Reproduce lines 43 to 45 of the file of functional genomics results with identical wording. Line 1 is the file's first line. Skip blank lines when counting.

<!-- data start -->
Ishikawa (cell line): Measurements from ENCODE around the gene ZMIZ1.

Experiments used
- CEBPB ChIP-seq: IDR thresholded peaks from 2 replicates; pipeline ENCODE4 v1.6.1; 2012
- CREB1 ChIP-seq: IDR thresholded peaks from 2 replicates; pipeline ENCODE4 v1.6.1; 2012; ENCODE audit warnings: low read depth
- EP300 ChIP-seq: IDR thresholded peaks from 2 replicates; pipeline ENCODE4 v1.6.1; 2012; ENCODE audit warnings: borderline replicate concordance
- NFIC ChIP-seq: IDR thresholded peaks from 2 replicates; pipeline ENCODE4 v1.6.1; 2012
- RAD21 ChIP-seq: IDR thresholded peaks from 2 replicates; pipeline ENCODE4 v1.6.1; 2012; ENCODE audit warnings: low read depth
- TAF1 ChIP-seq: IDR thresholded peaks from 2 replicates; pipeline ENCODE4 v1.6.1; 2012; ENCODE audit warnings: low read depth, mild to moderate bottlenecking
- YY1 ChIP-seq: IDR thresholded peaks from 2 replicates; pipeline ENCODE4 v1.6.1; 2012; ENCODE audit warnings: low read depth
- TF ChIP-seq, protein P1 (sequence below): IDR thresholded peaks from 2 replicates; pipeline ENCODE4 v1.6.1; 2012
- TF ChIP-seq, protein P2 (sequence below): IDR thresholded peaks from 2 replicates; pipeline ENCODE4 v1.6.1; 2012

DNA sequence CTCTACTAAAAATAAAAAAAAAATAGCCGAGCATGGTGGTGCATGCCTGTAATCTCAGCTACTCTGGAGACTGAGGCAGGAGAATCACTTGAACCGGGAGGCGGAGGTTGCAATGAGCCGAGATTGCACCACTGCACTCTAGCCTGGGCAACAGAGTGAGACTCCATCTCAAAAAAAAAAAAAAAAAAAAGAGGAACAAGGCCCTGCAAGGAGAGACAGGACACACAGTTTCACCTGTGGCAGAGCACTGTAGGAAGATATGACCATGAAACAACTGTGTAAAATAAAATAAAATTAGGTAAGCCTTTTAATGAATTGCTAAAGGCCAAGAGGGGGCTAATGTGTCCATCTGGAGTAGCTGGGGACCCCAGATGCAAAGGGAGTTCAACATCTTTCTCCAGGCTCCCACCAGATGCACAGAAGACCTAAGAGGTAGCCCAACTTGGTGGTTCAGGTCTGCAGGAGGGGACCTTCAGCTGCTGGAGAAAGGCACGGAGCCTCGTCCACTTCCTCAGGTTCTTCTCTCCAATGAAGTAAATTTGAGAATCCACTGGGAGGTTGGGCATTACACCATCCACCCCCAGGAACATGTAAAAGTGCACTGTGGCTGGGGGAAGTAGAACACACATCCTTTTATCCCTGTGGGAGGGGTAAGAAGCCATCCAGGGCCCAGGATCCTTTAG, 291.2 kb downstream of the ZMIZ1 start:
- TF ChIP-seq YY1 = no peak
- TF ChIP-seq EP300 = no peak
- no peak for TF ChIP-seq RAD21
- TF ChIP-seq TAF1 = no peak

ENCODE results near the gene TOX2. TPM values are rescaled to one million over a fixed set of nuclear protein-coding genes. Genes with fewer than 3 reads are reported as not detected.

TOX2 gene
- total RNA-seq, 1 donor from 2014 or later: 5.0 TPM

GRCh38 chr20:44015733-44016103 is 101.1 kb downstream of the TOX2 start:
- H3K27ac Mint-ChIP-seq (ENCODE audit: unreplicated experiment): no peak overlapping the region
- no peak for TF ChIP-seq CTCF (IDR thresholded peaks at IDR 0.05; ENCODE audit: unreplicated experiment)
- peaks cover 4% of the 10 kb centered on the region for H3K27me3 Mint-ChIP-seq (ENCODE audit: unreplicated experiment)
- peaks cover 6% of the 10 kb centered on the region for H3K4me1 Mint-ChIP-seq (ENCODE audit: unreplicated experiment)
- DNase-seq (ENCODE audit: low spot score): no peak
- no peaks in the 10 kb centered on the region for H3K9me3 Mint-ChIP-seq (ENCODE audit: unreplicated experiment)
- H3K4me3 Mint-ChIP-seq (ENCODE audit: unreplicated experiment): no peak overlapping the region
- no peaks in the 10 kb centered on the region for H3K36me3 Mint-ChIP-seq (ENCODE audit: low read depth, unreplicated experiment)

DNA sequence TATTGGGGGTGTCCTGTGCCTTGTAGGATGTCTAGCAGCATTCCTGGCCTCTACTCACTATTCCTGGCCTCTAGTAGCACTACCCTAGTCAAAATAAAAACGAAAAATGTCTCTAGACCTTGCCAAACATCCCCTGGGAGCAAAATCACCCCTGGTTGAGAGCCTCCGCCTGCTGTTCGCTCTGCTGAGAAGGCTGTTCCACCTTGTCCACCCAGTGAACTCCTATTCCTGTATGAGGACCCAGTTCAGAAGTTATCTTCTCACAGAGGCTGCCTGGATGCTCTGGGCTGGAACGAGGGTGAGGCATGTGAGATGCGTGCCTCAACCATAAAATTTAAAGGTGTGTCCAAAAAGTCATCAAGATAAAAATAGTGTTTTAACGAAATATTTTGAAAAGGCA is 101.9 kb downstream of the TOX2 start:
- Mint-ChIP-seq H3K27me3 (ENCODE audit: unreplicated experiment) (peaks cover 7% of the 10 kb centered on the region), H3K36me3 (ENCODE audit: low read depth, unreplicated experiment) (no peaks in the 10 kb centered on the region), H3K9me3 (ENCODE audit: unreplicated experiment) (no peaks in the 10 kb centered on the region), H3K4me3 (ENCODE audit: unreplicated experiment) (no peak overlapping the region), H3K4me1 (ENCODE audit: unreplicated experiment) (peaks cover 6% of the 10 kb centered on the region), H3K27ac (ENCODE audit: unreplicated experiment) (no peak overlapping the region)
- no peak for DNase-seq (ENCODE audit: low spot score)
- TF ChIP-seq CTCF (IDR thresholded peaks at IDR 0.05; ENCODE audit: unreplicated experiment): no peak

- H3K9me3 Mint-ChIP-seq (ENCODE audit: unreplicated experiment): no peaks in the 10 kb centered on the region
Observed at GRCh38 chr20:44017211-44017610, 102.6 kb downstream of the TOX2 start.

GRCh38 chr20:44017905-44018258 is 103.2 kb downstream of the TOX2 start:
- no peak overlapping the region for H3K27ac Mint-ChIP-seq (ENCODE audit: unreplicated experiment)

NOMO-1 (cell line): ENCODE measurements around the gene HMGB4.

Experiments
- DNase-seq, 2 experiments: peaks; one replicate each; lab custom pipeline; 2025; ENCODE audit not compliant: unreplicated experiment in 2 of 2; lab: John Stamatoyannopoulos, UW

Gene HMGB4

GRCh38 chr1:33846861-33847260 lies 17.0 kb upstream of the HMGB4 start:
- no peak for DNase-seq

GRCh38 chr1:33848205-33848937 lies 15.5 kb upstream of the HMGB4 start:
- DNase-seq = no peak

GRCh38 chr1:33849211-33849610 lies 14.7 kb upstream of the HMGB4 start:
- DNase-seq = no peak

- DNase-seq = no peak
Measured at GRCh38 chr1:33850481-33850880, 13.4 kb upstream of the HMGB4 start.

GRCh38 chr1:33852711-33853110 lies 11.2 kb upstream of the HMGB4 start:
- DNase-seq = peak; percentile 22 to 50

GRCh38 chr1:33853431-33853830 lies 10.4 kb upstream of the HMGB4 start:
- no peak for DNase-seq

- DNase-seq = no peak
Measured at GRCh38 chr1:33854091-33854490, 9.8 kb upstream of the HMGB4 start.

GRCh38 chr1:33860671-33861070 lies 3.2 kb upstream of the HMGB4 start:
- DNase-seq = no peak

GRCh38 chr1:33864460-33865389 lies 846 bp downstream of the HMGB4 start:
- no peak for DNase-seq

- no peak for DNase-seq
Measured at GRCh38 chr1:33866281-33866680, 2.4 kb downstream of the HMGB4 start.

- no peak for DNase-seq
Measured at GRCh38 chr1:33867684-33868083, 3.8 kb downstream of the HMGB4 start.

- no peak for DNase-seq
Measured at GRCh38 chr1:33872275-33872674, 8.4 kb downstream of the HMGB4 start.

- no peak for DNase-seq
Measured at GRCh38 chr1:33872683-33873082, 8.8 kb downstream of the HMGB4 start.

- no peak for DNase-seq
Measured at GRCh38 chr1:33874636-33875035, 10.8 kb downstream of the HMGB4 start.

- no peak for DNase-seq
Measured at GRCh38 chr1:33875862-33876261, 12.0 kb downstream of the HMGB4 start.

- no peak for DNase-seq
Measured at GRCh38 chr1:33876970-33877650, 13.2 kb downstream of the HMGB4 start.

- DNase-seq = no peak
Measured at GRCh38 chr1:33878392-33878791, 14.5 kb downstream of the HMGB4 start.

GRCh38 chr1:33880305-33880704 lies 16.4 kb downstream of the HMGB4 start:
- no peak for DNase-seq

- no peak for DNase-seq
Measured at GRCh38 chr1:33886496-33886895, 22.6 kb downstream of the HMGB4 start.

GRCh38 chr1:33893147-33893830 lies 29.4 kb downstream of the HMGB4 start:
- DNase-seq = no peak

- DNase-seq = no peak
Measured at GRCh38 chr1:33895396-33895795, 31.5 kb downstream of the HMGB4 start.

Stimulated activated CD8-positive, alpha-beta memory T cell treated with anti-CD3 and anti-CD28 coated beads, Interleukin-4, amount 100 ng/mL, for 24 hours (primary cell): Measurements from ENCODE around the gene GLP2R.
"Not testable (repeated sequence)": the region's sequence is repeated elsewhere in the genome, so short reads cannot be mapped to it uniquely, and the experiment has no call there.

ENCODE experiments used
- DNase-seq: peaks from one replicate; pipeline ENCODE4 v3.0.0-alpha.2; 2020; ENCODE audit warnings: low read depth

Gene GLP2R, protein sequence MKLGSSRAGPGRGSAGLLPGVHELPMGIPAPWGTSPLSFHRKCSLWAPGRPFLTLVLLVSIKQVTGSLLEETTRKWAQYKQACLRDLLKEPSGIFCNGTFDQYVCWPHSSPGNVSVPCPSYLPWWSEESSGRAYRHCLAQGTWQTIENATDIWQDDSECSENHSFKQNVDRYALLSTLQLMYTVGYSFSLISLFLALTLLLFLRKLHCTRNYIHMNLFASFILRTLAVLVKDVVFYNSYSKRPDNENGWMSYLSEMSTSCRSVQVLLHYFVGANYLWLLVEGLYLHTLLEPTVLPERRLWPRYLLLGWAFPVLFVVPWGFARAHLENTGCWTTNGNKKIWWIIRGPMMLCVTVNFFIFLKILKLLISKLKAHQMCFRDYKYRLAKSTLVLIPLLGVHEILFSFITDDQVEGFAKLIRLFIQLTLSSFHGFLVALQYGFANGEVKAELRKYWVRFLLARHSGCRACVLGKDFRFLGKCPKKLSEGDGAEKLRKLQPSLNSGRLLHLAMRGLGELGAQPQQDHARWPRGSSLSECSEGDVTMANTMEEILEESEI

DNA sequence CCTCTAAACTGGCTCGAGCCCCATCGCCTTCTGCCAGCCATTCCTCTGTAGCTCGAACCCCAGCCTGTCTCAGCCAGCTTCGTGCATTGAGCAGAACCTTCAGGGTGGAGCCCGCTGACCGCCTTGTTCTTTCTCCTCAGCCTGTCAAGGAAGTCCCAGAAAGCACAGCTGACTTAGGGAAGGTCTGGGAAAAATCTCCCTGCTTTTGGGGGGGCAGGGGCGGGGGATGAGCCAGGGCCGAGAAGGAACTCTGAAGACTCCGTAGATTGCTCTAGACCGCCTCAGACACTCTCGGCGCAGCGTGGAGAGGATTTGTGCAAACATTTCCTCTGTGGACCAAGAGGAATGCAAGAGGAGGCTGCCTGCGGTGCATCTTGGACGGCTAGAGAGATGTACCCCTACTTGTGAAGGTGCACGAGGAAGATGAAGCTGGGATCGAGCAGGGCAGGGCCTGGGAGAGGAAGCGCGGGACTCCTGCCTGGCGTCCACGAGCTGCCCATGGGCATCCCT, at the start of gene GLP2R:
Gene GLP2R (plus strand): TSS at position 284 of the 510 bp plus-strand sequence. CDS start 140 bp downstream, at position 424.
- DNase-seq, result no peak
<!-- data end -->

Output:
GRCh38 chr1:33848205-33848937 lies 15.5 kb upstream of the HMGB4 start:
- DNase-seq = no peak

GRCh38 chr1:33849211-33849610 lies 14.7 kb upstream of the HMGB4 start: